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The Hindu           21.06.2017  

Drive for clean Thoothukudi

Campaign:Volunteers distributing pamphlets on Tuesday asking residents to segregate waste at source.Photo: N.Rajesh  

Segregation of waste to take place at source

The Thoothukudi Corporation launched ‘Clean Thoothukudi’ for disposal of garbage in an organised manner, its Commissioner and Special Officer Alby John Varghese said here on Tuesday.

The exercise would take off in the west zone. Residents of all the wards would be educated on segregation of biodegradable and non-biodegradable waste at source before disposal. Such a habit needs to be cultivated right from the houses. Pamphlets to create awareness of segregation and disposal were being given to households, who should be more responsible in disposal of waste.

He said that while sanitary workers would collect dry waste such as plastics, glass material, papers and other non biodegradable waste on Wednesdays, they would collect waste like food waste and other biodegradable waste on other days.

About 220 tonnes of waste was generated in the corporation limit daily. The dry waste would be recycled for use.

From biodegradable waste, bio-gas energy could be generated. Organic manure could be generated from waste and methane gas would be a by-product from biodegradable waste.

There were two projects and collection of such biodegradable waste would meet the needs of these projects, he said.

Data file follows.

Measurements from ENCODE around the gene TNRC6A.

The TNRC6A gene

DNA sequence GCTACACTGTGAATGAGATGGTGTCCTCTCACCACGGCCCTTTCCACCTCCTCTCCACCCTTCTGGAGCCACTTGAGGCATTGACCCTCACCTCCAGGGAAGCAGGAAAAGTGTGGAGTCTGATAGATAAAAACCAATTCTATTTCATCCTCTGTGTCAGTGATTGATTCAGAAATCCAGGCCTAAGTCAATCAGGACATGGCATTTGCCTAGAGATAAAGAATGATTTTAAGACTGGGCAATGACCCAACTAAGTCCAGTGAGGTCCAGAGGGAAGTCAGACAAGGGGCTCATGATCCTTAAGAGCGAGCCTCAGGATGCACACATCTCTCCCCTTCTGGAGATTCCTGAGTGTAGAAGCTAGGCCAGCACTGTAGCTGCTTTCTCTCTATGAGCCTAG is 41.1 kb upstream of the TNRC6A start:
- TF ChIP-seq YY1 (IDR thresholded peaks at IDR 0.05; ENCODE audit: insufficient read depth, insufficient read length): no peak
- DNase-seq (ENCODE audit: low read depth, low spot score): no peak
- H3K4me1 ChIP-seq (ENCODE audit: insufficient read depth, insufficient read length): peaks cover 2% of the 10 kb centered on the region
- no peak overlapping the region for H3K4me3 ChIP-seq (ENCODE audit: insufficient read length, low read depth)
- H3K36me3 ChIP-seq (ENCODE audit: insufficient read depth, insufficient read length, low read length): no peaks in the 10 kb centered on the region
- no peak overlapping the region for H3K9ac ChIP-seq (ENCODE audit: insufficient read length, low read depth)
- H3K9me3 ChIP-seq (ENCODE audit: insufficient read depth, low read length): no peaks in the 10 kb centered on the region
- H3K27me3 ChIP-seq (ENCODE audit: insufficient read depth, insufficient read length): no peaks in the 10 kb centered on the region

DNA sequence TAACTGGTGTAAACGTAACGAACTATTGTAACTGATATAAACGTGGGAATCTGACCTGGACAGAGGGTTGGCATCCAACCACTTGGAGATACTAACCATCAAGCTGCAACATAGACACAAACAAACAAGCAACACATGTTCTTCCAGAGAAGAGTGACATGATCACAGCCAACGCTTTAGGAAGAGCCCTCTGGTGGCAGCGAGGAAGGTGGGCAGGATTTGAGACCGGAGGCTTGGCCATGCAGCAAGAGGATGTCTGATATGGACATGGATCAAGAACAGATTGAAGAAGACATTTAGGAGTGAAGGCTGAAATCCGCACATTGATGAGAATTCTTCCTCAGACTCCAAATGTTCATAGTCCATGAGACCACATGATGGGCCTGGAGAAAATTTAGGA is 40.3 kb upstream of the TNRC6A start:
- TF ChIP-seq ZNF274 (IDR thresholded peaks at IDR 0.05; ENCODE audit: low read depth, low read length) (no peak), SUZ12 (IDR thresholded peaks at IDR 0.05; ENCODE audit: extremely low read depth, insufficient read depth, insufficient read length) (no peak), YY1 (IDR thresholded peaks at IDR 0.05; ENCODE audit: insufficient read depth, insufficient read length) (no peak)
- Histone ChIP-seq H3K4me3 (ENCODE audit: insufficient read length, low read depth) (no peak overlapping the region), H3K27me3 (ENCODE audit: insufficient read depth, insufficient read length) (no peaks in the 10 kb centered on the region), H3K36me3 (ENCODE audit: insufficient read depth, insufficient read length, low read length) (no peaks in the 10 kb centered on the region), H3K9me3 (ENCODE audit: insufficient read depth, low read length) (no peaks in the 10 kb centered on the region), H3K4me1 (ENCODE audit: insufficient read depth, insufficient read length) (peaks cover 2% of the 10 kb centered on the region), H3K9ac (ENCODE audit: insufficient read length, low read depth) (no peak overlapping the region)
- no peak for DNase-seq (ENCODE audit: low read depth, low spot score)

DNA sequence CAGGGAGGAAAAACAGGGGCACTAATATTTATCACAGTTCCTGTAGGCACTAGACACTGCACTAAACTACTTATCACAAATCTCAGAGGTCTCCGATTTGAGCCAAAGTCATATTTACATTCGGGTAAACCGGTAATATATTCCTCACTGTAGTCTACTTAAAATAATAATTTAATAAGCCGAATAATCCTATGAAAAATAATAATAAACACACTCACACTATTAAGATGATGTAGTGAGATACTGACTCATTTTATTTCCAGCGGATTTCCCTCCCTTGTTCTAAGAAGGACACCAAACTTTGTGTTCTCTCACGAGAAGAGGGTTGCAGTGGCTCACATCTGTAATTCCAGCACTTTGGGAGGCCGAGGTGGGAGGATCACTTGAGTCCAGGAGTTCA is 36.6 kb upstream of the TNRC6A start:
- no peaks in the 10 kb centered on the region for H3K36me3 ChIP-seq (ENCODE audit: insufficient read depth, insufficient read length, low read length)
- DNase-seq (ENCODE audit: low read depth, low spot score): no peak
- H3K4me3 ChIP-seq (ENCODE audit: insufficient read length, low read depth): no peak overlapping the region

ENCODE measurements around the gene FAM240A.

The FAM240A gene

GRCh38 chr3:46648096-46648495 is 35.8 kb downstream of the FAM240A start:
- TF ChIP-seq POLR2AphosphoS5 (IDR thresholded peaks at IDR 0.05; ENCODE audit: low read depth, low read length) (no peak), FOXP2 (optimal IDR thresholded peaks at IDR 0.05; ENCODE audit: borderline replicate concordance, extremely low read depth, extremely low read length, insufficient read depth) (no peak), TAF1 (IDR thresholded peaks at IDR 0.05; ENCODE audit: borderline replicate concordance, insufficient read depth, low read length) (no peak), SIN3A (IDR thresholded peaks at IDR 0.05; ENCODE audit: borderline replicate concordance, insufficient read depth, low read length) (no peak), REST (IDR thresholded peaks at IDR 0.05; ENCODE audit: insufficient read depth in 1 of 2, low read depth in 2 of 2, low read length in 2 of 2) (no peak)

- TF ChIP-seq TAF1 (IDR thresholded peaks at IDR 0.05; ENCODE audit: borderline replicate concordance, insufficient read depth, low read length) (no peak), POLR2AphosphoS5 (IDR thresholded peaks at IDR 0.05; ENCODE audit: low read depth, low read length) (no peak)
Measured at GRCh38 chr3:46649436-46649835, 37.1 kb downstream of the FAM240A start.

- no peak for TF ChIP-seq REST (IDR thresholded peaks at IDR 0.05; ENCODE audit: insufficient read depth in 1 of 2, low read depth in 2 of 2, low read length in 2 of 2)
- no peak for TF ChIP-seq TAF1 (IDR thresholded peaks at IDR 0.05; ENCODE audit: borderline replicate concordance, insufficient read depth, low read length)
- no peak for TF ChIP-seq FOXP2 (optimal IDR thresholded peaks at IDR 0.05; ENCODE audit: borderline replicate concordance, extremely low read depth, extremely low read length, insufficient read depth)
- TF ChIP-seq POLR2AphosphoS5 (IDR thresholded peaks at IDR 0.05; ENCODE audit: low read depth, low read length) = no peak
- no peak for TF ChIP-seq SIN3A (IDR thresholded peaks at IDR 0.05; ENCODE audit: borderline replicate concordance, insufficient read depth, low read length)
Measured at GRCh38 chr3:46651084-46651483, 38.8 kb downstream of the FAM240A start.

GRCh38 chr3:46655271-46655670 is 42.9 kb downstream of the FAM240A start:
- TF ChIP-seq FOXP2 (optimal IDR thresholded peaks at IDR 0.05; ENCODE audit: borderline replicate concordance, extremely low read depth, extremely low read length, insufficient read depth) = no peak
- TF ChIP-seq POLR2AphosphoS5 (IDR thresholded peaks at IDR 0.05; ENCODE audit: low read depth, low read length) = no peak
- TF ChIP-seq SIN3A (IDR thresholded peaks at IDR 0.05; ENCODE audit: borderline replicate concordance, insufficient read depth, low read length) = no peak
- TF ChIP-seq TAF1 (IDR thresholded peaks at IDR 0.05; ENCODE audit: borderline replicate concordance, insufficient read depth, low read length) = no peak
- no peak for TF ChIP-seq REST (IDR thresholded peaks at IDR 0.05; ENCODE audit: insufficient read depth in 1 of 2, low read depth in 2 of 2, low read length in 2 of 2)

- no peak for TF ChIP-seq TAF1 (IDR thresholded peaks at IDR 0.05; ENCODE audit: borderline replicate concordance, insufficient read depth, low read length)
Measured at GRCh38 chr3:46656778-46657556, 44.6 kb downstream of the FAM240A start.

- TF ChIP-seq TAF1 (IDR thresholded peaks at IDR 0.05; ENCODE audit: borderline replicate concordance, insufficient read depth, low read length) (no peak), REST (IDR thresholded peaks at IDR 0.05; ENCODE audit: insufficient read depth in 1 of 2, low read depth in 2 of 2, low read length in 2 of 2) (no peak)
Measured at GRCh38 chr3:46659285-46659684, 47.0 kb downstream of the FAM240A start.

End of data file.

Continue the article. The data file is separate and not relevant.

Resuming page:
Municipality to set up mobile toilets at five locations

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The Hindu         21.04.2017

Municipality to set up mobile toilets at five locations

The municipal administration of Krishnagiri is on the verge of finalising on the mobile toilet model that would soon replace the existing pay-to-use toilet at Krishnagiri new bus stand. The model once finalised, will ring in new free-of-cost, water efficient mobile toilets in five different locations within Krishnagiri municipality by the first week of May.

“For now, we have proposed to set up the toilets in the new bus stand, old bus stand, coronation ground, Krishnagiri government hospital and the municipality park,” says Municipal Commissioner Kannan.

The toilet is being estimated at Rs. 72,000 per unit. The municipality has been assured of funds from the MLA’s local area development fund. Each unit envisions four urinals for men, and four toilets for women. “We have drawn from the experiences of other toilets in bus stands, where half covered toilets are of little to no use.”

The portable toilet model will be made of stainless steel frame and fibre sheet, with intermittent transparent sheet on the roof to allow natural light. The portable toilets will, however, be fully covered so that they are not rendered useless during rains.

To make the toilets more cost-effective in terms of lighting and drainage, the toilets will be set up, wherever possible, under the lighting provided by an existing street light and will be set up over the existing drainage channel. “For instance, the mobile toilet will be set up on the drainage platform at Krishnagiri government hospital, which at present does not have a proper toilet facility for visitors and outpatients,” says the Commissioner. Since, most of the drains are linked under the underground drainage system, this would be more cost-effective, he says.

However, once the first five toilet units are put in place, the toilets will be set up in 20 other locations within the municipality limit.

The model will be finalised by this week, and they are planned in such a way that they are easily portable, when the space will have to make way for a new construction.